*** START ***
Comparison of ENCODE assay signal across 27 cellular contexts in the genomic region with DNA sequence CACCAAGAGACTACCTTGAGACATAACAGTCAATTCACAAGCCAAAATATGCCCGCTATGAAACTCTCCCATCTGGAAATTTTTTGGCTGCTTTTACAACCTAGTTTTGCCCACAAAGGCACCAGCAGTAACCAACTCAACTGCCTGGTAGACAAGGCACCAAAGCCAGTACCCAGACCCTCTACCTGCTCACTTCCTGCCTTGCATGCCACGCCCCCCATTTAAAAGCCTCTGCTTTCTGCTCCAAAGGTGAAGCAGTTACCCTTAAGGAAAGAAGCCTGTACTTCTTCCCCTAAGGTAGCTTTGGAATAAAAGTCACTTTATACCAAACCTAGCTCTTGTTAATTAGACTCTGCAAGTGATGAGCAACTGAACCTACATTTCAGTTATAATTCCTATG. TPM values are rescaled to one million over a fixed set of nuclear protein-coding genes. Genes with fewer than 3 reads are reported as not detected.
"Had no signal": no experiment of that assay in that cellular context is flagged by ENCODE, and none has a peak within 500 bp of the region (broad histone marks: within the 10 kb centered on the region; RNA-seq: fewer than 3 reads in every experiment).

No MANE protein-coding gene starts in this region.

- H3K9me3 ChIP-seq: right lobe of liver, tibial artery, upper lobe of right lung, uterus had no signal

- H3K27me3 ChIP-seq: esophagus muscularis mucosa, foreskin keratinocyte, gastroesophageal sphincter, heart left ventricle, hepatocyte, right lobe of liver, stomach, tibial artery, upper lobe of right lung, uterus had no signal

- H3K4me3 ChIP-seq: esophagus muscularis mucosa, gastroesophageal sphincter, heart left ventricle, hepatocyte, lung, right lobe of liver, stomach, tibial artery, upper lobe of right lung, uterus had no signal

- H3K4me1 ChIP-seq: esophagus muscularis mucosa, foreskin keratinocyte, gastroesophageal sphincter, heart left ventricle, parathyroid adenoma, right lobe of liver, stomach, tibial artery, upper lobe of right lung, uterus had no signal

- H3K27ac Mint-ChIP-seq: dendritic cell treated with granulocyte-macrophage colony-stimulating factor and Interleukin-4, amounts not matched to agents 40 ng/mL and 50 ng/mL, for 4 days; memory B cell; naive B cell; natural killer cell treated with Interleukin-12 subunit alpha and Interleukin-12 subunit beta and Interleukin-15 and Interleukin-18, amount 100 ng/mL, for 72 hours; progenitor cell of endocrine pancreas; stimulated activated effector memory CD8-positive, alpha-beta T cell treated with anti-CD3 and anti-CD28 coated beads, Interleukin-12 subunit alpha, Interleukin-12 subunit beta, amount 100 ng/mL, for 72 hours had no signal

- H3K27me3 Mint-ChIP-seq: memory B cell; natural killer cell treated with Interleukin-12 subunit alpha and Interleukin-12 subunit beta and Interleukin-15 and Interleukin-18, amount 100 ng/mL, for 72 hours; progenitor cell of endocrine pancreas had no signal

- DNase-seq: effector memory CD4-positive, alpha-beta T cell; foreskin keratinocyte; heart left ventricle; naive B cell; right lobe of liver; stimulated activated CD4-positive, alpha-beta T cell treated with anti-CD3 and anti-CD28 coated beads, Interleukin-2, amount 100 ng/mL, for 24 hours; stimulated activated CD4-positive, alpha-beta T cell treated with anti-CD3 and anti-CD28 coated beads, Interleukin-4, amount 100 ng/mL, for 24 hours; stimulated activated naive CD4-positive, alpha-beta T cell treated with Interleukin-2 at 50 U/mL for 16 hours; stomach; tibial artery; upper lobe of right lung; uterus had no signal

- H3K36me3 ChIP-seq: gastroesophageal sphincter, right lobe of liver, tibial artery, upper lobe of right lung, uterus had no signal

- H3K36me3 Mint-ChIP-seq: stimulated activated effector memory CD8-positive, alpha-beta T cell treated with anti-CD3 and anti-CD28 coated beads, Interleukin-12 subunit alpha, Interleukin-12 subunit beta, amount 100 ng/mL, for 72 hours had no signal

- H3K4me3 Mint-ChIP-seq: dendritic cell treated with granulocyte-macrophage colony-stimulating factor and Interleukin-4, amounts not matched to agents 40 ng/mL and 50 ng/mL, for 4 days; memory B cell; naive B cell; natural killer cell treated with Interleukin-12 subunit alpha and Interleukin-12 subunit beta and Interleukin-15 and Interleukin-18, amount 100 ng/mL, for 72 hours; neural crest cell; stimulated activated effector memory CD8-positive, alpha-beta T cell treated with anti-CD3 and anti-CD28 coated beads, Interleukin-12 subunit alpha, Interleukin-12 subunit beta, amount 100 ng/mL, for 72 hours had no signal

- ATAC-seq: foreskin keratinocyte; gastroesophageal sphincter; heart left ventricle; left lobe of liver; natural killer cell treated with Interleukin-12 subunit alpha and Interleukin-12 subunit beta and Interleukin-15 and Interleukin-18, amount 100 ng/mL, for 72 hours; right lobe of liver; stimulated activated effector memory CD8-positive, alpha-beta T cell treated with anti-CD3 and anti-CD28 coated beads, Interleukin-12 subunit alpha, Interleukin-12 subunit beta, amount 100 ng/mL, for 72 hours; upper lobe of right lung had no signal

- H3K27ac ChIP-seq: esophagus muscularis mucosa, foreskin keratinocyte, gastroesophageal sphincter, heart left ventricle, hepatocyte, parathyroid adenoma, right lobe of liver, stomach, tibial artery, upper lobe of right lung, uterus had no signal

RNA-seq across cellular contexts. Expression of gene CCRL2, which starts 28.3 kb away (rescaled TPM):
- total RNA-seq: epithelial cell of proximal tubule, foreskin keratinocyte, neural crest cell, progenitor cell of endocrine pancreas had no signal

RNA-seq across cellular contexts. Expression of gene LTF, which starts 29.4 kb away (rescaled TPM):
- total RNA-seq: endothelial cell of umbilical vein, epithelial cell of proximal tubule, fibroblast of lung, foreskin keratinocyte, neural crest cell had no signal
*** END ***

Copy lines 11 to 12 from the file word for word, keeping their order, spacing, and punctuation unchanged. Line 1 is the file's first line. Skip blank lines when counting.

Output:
- H3K36me3 ChIP-seq: gastroesophageal sphincter, right lobe of liver, tibial artery, upper lobe of right lung, uterus had no signal

- H3K36me3 Mint-ChIP-seq: stimulated activated effector memory CD8-positive, alpha-beta T cell treated with anti-CD3 and anti-CD28 coated beads, Interleukin-12 subunit alpha, Interleukin-12 subunit beta, amount 100 ng/mL, for 72 hours had no signal